Hilary Fannin: The one census question that gave me pause
Well of course I have ‘a long-lasting psychological or emotional condition’. Doesn’t everyone?
Census enumerator Ciaran Lynam in Dublin. Photograph: Nick Bradshaw
I’m waiting for the census form to be picked up. I liked our enumerator; she emanated practicality, arriving on the doorstep on a balmy spring evening, clutching our daonáireamh, dressed in a pair of wellington boots and a thermal hat, while I was gadding about in the pale sunshine, entertaining stray thoughts of barbecuing the sausages.
“Expecting rain?” I scoffed.
“I always expect rain,” she replied pragmatically, as an abrupt spasm of hailstones battered the car roofs along our road and a rainbow unravelled over our suddenly sodden suburb.
Head of the house
I decided to appoint myself head of the household on census night, the rheumy-eyed cat being out on a vole-eating expedition (or maybe she had got the last bus in to town to go clubbing). It was all going swimmingly until question 16(f ). Question 16(f), you might need reminding, reads: “Do you have a long-lasting psychological or emotional condition?”
I halted, quill mid-air, candle flickering, moonlight peeping through the grubby windows.
What kind of question is that? Of course I have “a long-lasting psychological or emotional condition”. Don’t you? Doesn’t everyone? How could any of us have got this far without having a long-lasting psychological or emotional condition?
Speak for yourself, I hear you cry, your attention momentarily torn away from the pulped contents of your Nutribullet. (By the way, you know all that juicing is playing havoc with your metabolism, don’t you? Oh, you may be beach-ready now, brimful of liquefied kale and cilantro, plucked, scoured and polished in your high-neck, crop-top bikini, but come September you’ll be crawling over glass to get your hands on a battered sausage.)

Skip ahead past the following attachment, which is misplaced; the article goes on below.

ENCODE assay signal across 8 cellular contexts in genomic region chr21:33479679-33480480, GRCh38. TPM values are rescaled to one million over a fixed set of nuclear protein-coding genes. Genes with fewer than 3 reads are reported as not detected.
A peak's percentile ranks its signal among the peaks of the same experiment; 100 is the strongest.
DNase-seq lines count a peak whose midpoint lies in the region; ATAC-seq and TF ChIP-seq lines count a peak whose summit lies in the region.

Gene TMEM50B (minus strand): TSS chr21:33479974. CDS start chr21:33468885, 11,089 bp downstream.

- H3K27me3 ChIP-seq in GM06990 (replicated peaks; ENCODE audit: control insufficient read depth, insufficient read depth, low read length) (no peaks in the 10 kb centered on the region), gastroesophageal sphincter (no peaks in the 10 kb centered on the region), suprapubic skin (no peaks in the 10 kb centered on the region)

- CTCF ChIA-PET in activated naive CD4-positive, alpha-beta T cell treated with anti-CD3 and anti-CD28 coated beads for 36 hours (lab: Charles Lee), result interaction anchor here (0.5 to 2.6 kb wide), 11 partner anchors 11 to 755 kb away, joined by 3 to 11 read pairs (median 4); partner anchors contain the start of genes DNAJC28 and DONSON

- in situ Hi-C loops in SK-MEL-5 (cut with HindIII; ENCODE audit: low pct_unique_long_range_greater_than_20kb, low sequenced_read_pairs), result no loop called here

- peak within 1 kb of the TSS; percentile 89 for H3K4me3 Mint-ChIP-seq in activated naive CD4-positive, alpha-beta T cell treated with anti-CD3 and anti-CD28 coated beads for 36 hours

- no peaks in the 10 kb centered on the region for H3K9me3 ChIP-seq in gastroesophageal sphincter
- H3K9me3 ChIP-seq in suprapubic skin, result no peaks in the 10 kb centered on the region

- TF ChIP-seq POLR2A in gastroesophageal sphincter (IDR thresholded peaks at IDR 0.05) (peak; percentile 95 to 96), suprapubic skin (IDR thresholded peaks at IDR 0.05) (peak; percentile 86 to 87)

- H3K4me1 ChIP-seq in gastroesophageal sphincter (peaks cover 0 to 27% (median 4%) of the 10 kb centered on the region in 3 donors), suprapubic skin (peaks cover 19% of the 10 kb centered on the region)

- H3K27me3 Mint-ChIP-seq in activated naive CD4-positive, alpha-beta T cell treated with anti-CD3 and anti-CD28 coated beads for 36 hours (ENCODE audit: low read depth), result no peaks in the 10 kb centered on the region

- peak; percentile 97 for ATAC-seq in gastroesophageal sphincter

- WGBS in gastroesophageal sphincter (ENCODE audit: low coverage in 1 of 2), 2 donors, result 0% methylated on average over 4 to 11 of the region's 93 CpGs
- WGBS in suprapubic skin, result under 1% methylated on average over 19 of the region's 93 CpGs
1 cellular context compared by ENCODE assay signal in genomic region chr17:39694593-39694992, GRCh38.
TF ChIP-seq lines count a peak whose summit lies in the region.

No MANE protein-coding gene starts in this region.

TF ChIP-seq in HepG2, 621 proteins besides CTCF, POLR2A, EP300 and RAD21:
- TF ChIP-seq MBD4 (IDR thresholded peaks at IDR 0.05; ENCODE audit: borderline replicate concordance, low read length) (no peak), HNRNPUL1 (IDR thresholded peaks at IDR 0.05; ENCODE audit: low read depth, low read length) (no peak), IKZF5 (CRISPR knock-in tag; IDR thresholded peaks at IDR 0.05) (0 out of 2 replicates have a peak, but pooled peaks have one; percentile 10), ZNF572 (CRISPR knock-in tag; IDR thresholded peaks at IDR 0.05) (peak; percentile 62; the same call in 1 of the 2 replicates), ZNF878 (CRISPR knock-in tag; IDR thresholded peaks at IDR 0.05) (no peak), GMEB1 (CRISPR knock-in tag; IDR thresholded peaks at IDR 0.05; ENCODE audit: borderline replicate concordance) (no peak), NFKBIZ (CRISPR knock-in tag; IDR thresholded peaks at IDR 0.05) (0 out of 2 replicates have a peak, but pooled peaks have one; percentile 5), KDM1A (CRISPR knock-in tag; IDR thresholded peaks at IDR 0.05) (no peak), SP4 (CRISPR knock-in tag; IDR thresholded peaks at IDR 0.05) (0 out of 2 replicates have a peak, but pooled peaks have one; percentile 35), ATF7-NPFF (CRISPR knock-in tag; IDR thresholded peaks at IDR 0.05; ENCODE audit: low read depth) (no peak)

Anyway, where was I?
I answered “no” to question 16(f). No, of course I don’t have a long-lasting emotional or psychological condition. Perish the thought. Me? I’m made of puppy-dog tails and titanium. Tough as nails. You won’t catch me squandering my precious time on psychological fripperies such as rage, hope, fear, love, envy, regret. No, sir, Mr 16(f). I’m proud to say I have the emotional capacity of an oven glove. I don’t have a memory – I have a wool wash.
Don’t go looking for me in the murky quagmire of a long-lasting whatever, mate. “Not on your Nellie”, as my spooky Kerry grandmother would say, holding her magnifying mirror over the inky print of the evening newspaper, reading with grim scepticism about Elvis’s comeback tour. “The boyo,” she would hiss, her untipped cigarette gripped between nicotine-yellow teeth.
I was thinking, however, that in this endlessly commemorative year, as a mark of our spiritual and emotional growth (evidenced by the increased preponderance of “Be Here Now” fridge magnets, which would seem to point to a national embrace of mindfulness), we might consider an alternative census next time around, a more abstract, sensitive, floppy tally of our lives and habits, a more poetic and haphazard account of our times. A “feeling” dipstick would be so much more fun to mull over 100 years from now than how long Mr and Mrs O’Semi-Dee and their children, Mortgage Arrears Annie and Sewage Mains Michael, spent commuting to and from school and work.
We could replace “Do you speak Irish?” with “Do you speak your truth?”, or substitute “Have you ceased your full-time education?” with “Have you really forgotten that every day is a school day?”. Or we could ask people how growing older feels on this squashy, meteorologically unpredictable island of gull and gannet, gombeen and grafter.
And while we’re on the subject of mindfulness fridge magnets, I feel that I should admit to having a mild obsession with what people choose to post on their white goods, and what it says about them. (Although if a fridge magnet ever again tells me to “Relax”, I’m going to whip it off the door and ask its mellow owner to calmly insert it where the sun don’t shine.)
As a mother of teenage children, I’m not entirely psychologically blind to the implicit message of the magnet decorating my own fridge door, which depicts Saturn bloodily chewing his way through his own son. But devouring parents are left in the ha’penny place when compared with one I spotted recently, a tile that is one of the most deeply confusing, mind- numbingly abstruse I’ve ever seen, one that brings fridge-magnet mindfulness to a whole new level: “We are here to awaken from our illusion of separateness.”
Right. And there was I thinking I was here to empty the cat litter.